As the the fear mutates into genuine worry, I try to think this through. I very tentatively practice snowshoeing down in reverse (only momentarily at the very edge), but quickly realize that I'm not getting a confident grip with the snowshoes and ski poles. It might be more possible than I realize at the moment, but the fear combined with the fact that I can't see where I'm going (I'm facing the ice) makes it simply impossible to proceed, since in my mind I can only imagine the long drop behind me. I play around with ideas to collapse my ski poles to use them as makeshift ice axes and try to "hug" the icy slope in various ways, facing the ice, facing the sky, etc., but every initial attempt I can immediately tell proves certain to fail. I sit at the rockface, running out of ideas, and getting very worried.
If I were to glissade down, the first stop, assuming I aim correctly, is an "island"- an area of exposed ground with rocks and one or more trees- about 50 feet down the slope. The fear factor is running high though, I can't bring myself to let
The actual North Fork Big Pine Creek trail
This was the trail I should have taken in the first place.
myself slide towards it, seeing as I have no ice axe (essential for stopping or slowing glissades), I'm not sure if I'll aim correctly, and I'm not sure how fast I'll go and if I'll crash into the rocks on the island. There is no way out.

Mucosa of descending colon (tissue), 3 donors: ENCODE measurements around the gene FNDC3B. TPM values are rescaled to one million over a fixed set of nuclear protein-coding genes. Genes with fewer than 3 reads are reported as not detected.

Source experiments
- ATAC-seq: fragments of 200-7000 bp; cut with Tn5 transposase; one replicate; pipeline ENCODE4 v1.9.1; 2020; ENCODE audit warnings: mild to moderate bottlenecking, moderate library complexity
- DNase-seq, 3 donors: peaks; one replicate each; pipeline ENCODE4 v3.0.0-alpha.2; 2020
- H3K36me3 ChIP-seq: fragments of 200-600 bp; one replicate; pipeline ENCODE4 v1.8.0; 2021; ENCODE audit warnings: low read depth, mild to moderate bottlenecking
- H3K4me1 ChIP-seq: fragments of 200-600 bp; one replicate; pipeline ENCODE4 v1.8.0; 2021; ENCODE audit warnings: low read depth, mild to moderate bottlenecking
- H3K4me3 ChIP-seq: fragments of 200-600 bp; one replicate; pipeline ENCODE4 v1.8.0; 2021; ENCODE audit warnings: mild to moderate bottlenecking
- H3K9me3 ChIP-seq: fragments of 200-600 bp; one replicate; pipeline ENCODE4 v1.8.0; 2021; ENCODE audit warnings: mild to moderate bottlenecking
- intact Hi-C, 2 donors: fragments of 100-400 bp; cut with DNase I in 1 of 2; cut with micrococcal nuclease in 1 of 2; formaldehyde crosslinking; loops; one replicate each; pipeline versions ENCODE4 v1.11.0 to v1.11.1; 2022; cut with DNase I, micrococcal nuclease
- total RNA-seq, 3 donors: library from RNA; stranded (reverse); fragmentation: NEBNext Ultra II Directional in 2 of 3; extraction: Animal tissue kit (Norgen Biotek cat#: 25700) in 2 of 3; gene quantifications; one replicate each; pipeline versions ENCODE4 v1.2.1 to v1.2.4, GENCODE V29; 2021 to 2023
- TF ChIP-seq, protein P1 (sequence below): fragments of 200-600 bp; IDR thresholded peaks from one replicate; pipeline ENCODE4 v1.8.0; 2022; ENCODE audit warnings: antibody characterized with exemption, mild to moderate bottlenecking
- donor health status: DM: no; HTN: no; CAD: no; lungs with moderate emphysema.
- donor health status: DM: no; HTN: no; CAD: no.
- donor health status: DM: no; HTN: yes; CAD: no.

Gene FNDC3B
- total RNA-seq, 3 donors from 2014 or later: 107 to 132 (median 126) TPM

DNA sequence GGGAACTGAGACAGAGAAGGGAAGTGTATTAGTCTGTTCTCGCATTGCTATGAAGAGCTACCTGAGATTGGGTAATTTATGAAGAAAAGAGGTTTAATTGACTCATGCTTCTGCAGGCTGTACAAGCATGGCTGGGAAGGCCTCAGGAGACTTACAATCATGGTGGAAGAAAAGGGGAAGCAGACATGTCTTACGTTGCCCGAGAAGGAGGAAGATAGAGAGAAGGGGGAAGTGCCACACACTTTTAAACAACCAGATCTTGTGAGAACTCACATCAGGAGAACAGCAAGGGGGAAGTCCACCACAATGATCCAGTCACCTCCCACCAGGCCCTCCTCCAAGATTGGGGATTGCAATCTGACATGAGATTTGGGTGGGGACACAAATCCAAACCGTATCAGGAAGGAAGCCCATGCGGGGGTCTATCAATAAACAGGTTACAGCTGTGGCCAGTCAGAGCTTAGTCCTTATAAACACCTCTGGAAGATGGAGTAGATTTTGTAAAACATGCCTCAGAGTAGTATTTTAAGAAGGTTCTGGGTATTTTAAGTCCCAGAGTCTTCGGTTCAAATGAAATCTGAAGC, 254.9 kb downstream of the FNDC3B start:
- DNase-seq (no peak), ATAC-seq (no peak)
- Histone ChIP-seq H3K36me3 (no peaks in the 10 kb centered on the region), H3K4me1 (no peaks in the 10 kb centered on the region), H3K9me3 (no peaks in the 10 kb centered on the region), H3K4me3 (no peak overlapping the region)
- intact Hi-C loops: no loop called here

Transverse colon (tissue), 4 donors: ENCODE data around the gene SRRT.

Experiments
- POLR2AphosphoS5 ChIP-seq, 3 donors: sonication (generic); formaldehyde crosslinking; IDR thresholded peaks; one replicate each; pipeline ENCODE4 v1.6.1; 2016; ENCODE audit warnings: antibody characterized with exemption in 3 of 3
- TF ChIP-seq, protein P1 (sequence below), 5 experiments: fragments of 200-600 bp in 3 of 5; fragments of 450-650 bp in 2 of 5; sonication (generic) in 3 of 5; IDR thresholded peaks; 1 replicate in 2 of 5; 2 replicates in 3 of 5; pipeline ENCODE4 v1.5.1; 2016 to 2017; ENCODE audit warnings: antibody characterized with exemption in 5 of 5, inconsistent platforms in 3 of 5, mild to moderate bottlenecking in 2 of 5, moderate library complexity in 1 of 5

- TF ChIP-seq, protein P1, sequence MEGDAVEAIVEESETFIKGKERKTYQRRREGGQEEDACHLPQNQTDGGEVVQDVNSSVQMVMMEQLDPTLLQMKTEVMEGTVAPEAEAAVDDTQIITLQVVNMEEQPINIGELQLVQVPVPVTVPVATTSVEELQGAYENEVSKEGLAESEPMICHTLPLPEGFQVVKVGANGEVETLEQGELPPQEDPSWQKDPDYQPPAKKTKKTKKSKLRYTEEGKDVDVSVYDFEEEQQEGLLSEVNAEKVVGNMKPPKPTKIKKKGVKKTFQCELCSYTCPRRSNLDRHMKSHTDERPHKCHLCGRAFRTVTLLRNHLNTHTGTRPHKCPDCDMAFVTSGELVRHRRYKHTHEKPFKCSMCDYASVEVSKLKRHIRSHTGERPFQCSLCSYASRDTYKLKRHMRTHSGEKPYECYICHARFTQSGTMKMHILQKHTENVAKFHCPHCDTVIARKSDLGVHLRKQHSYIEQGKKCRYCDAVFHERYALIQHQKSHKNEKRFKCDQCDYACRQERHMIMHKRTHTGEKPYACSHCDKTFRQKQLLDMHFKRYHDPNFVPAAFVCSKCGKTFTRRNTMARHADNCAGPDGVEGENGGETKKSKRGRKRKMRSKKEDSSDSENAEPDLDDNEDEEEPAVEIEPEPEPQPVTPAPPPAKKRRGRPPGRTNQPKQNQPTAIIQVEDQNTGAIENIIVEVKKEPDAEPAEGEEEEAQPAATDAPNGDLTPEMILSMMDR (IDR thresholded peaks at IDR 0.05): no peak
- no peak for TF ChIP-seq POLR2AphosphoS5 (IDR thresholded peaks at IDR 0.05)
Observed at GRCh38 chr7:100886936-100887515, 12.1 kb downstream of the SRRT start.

Eventually, when all safe options are eliminated, one has no other choice but to attempt the least non-safe option. That's what I'm going to try. I take off the snowshoes (a dangerous hindrance at this point) and strap them to my backpack. Then I collapse my ski poles to use as secondary stabilizers, even though in this regard I know that they won't work nearly as well as ice axes, since they only go so far into the ice. Then, finally, on my rear end I descend, kicking my shoes into the ice as hard as I can to make the best "steps" I can etch into the ice. I head towards the island, and if I slip, I will at least be in the correct position for a glissade. However, I still won't have any means to stop the glissade.